The Pacific Fishery Management Council will adopt final salmon seasons on April 5-11 at the Hilton Vancouver, 301 West 6th Street in Vancouver, WA.

Specific meeting agendas and times should be known soon. Details: https://wdfw.wa.gov/fishing/management/north-falcon.

Oldest salmon derby gets underway

The Tengu Blackmouth Derby – the oldest salmon derby that began prior to and shortly after World War II in 1946 – is held on Sundays 6 a.m. to 11 a.m. starting Jan. 5 through Feb. 23 on Elliott Bay at the Seacrest Boathouse (now known as Marination Ma Kai) in West Seattle.

In previous years, the derby started in October when Area 10 opens for winter hatchery chinook. However, this year’s non-retention of chinook delayed the event to coincide with the Jan. 1 opener. Last year, the derby was cancelled when WDFW decided to shutdown Area 10 just a few weeks after it began.

What makes the derby so challenging is the simple fact blackmouth are scarce around the inner bay during winter months.

The derby is named after Tengu, a fabled Japanese character who stretched the truth, and just like Pinocchio, Tengu’s nose grew with every lie.

In a typical derby season, the catch ranges from 20 to 23 legal-size chinook and has reached as high as 50 to 100 fish although catches have dipped dramatically since 2009. The record-low catch was four fish in 2010, and all-time high was 234 in 1979.

The last full-length season was 2017 when 18 blackmouth were caught and a winning fish of 9 pounds-15 ounces went to Guy Mamiya. Justin Wong had the most fish with a total of five followed by John Mirante with four fish.

It has been a while since a big fish was caught in the derby dating back to 1958 when Tom Osaki landed a 25-3 fish. In the past decade, the largest was 15-5 caught by Marcus Nitta during the 2008 derby.

To further test your skills, only mooching is allowed in the derby. No artificial lures, flashers, hoochies (plastic squids) or other gear like downriggers are permitted. The membership fee is $15 and $5 for children age 12-and-under. Tickets will be available at Outdoor Emporium in Seattle. Rental boats with or without motors are available from 7 a.m. to 11 a.m.

Some Dungeness crab fisheries extended into January

The Dungeness crab season along the east side of Whidbey Island (Marine Catch Areas 8-1 and 8-2) will remain open daily through Jan. 31 – originally it was scheduled to close after Dec. 31.

WDFW indicates crab abundance can support an additional in-season increase to the harvest shares. Managers made the decision to extend the season to offset a closure that occurred between Oct. 23 through Nov. 28 while crab abundance was assessed.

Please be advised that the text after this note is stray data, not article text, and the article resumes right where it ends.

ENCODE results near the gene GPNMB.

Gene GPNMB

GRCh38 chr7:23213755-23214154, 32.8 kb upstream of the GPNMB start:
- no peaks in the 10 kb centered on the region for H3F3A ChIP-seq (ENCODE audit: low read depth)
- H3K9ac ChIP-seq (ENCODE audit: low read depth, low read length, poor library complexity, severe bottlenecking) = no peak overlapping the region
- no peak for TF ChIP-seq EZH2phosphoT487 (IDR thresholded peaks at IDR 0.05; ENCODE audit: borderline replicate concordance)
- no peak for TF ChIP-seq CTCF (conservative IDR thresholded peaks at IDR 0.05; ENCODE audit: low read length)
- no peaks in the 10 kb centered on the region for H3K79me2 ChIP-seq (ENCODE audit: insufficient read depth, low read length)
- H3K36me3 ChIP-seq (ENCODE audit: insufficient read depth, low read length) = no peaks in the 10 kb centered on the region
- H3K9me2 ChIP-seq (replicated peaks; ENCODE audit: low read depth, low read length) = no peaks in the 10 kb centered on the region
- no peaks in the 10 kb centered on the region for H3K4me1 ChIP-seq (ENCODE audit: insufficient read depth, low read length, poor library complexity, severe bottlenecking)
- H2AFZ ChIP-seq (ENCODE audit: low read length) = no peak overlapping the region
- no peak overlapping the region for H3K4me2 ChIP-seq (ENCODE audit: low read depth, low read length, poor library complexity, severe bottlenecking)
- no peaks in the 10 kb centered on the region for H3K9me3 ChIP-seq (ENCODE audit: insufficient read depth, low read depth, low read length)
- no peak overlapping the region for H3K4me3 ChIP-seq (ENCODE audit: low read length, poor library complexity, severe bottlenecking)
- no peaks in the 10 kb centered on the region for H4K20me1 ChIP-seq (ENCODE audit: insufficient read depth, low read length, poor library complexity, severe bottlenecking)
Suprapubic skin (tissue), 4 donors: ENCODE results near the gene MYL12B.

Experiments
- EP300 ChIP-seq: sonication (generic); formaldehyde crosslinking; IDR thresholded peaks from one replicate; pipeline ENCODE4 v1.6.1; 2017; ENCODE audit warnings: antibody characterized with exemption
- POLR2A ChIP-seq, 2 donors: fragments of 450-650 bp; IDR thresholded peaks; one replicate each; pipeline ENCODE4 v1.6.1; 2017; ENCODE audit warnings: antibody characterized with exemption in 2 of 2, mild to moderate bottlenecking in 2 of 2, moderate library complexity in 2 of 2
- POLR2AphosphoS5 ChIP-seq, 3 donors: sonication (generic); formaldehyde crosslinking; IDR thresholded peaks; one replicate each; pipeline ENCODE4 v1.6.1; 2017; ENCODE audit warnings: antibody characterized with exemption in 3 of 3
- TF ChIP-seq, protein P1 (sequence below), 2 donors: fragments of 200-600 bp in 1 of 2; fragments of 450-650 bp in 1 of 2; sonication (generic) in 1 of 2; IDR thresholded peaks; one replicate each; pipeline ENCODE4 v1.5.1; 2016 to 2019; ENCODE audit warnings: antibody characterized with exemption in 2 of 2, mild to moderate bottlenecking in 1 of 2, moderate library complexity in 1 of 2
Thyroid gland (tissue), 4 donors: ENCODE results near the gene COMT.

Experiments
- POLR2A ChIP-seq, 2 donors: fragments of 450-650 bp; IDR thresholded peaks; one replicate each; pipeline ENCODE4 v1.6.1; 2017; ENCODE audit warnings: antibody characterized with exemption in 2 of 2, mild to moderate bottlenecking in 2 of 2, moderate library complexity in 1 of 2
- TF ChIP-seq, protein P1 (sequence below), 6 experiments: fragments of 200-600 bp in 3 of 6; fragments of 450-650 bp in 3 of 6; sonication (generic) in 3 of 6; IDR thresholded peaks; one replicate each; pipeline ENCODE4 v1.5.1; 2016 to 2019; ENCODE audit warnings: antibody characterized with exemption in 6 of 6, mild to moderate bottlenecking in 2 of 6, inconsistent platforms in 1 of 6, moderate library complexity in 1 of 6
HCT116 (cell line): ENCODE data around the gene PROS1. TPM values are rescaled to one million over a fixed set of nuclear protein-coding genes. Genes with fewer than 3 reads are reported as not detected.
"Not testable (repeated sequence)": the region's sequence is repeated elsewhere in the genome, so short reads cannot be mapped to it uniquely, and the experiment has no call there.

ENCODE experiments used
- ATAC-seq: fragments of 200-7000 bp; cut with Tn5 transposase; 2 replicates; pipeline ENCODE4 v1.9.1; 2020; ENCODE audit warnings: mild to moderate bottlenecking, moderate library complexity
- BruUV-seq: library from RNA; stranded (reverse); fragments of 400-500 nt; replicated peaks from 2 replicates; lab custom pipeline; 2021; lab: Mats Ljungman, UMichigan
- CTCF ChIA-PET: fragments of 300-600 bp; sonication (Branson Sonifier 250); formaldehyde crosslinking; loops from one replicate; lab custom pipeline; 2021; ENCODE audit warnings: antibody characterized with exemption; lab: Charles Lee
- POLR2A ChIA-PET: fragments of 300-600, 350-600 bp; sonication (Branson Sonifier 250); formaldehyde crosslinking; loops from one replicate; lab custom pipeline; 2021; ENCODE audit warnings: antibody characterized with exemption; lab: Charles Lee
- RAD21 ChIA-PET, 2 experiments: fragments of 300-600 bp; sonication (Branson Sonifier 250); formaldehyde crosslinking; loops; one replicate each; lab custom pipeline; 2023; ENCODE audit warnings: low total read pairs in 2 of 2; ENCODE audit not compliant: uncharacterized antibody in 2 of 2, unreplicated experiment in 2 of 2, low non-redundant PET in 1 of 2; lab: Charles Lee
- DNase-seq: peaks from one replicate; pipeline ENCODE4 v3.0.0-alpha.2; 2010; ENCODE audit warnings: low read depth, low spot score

(MARK YUASA, NMTA)

Elsewhere some sections of northern Puget Sound and Hood Canal are also open daily now through Jan. 31. They are Area 9 between the Hood Canal Bridge and a line from Foulweather Bluff to Olele Point (Port Gamble, Port Ludlow) and the portion of Marine Area 12 (Hood Canal) north of a line projected due east from Ayock Point.

Crabbers won’t be required to have a Puget Sound Dungeness crab license endorsement or record Dungeness crab retained on a Catch Record Card when crabbing in January in Areas 8-1 and 8-2 and open sections of Area 9 and 12. However, a valid shellfish or combination license is required. The 2019 winter catch cards must be returned to WDFW by Feb. 4.

Sport crabbers are reminded that setting or pulling traps from a vessel is only allowed from one hour before official sunrise through one hour after official sunset.

NW Fishing Derby Series begins next month in San Juan Islands

The future of the revamped series is just on the horizon with three derbies happening in the San Juan Islands (Area 7), which is a winter chinook fishing hotspot.

They include the Resurrection Salmon Derby in Anacortes on Feb. 1-2 (sold out but has a waiting list); Friday Harbor Salmon Classic on Feb. 6-8; and Roche Harbor Salmon Classic on Feb. 13-15. Each has a first-place prize for the largest fish of $12,000 to $20,000.

Other events soon after are Olympic Peninsula Salmon Derby on March 13-15 with a $10,000 first place prize; and Everett Blackmouth Derby on March 21-22 with a $3,000 check for the largest fish.

New events are the Lake Stevens Kokanee Derby on May 23; For the Love of Cod Derbies in Coos Bay/Charleston areas and Brookings, Oregon March 21-22 and March 28-29 respectively; Father’s Day Big Bass Classic on Tenmile Lake at Lakeside, Oregon on June 21-22; and the Something Catchy Kokanee Derby at Lake Chelan on April 18-19.

The highlight of the series is a chance to win a $75,000 fully loaded, grand-prize all-white KingFisher 2025 Escape HT boat powered with Yamaha 200hp and 9.9hp trolling motors on an EZ Loader Trailer. The boat is equipped with Shoxs Seats for maximum comfort in the roughest of seas; a custom engraved WhoDat Tower; Raymarine Electronics; Burnewiin Accessories; Scotty Downriggers; and a Dual Electronics stereo.

(MARK YUASA, NMTA)

Anglers who enter any of the 20 derbies don’t need to catch a fish to win this beautiful boat and motor package.